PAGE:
back to article You can cross 'Quantum computers to smash crypto' off your list of existential fears for 30 years

Adi Shamir, the cryptographer whose surname is the "S" in "RSA", thinks folks need to stop worrying about quantum computing breaking encryption algorithms. Speaking on the annual cryptographers' panel at the RSA Conference in San Francisco this week, he opined that in the 1990s he saw three big issues appear on the security …

  1. Anonymous Coward
    Anonymous Coward

    There's a Mandy Rice-Davies quote in there


  2. ColinPa

    Encryption is not the only answer. The biggest problem is the human

    Having your data encrypted means someone who does not have the keys cannot read it.

    If you do have the keys then you can usually copy the data (or photograph it).

    I have data on an encrypted disk. The data is visible to me because I had the key. I can easily copy the data to a USB. It is going to be a challenge to make this secure.

    1. Korev Silver badge

      Re: Encryption is not the only answer. The biggest problem is the human

      Obligatory XKCD

      These days pirates use spanners, not cutlasses though -->

  3. IanRS

    How many years away?

    I strongly suspect there will be a very similar wait for usable quantum decryption as there is (and has been) for usable nuclear fusion. All the practical problems will be sorted out in twenty years. Twenty years later: it will be ready in twenty years.

    1. Adrian 4

      Re: How many years away?

      Is that a generation of people or a generation of crypto ?

  4. John H Woods Silver badge

    Re: Junk messages

    It's not just that 99% of, say, Signal messages are invites to lunch &c., but the fact that they use forward secrecy: you can't just break Joe Blogg's (US = John Doe's) "key" and read all their messages.

  5. MJB7


    Adir Shamir, Clifford Cockes, _and_ Whitfield Diffie on one stage!

  6. Wilco

    It's hard to make predictions, especially about the future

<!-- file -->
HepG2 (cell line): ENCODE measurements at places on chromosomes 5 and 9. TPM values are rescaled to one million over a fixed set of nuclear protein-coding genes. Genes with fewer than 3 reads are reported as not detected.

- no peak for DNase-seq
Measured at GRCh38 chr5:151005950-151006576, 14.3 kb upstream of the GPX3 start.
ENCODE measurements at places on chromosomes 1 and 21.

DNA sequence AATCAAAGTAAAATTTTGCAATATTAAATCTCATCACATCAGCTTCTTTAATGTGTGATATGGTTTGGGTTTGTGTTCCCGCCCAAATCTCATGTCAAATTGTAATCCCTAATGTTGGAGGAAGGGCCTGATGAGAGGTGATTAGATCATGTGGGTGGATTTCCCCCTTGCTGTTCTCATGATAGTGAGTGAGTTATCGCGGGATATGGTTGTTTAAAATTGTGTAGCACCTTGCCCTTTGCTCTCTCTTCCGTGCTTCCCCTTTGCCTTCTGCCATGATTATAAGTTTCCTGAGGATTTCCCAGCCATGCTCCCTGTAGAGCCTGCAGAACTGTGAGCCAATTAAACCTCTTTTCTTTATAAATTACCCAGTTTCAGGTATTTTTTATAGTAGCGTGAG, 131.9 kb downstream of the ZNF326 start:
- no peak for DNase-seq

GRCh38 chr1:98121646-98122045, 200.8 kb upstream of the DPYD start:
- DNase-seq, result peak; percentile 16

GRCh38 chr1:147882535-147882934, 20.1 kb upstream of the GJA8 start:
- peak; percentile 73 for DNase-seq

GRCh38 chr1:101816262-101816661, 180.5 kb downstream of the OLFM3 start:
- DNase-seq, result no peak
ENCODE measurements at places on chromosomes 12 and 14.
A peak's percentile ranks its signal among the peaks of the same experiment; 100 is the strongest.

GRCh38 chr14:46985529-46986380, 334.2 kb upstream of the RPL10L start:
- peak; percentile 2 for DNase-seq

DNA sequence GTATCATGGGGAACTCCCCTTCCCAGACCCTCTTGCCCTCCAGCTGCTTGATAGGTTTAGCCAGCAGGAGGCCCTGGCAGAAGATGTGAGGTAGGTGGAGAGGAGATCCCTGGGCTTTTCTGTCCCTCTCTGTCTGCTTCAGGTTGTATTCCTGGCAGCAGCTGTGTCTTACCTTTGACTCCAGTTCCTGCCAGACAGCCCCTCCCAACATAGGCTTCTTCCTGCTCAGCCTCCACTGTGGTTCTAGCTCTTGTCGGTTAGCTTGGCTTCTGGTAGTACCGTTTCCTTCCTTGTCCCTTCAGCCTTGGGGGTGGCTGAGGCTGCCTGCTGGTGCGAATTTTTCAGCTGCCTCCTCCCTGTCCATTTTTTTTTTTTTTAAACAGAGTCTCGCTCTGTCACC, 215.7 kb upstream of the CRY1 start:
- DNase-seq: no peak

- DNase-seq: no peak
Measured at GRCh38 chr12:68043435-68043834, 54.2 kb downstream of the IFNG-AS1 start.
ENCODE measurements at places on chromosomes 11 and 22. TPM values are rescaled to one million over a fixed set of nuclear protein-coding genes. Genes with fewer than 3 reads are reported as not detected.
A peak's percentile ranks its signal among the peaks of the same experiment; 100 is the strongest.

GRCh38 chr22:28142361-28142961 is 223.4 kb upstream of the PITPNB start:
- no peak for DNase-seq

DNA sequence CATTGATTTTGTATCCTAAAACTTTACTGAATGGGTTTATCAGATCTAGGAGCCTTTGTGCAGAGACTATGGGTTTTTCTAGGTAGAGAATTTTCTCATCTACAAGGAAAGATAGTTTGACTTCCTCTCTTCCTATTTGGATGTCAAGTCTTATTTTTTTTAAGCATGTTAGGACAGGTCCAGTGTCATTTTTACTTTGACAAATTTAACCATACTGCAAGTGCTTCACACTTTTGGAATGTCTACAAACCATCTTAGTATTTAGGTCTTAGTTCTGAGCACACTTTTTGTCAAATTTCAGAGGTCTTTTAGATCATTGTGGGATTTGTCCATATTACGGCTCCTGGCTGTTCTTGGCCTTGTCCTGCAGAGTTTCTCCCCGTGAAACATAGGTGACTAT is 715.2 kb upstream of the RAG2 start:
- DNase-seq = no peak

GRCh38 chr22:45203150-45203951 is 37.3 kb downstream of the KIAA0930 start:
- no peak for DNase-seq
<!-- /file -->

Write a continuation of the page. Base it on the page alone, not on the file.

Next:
I think Shamir is being complacent. I suspect that the NSA, its Chinese equivalent and maybe even GCHQ already have quantum computers that they can use to break 2048 bit RSA if they really need to. They certainly won't be advertising this capability in academic journals if they have it. If they don't have it, they will within a few years.

    A clear lesson from the history of technology is that once we know something is possible someone will build it, and it frequently takes a lot less time than you might think.

    1. Brewster's Angle Grinder Silver badge

      Re: It's hard to make predictions, especially about the future

      It sounded to me like some very eminent people opining about the current state of research and the future trajectory of a field (quantum computation) in which they are not actively involved; i.e not to be taken seriously.

      A couple of years ago (even last year?) you could have made the same claim about AI not having delivered. It's now clear that LLMs, whatever their shortcomings, have crossed the threshold from useless to usable.

      I'm not sure whether security agencies yet have quantum decryption - if they do, it will be expensive and used sparingly. But commercial applications could come very swiftly whenever we cross that critical threshold. It could be tomorrow. It could be thirty years. It could be never. But we should be designing algorithms and keys on that basis rather than getting caught with our pants down.

    2. Anonymous Coward
      Anonymous Coward

      Re: It's hard to make predictions, especially about the future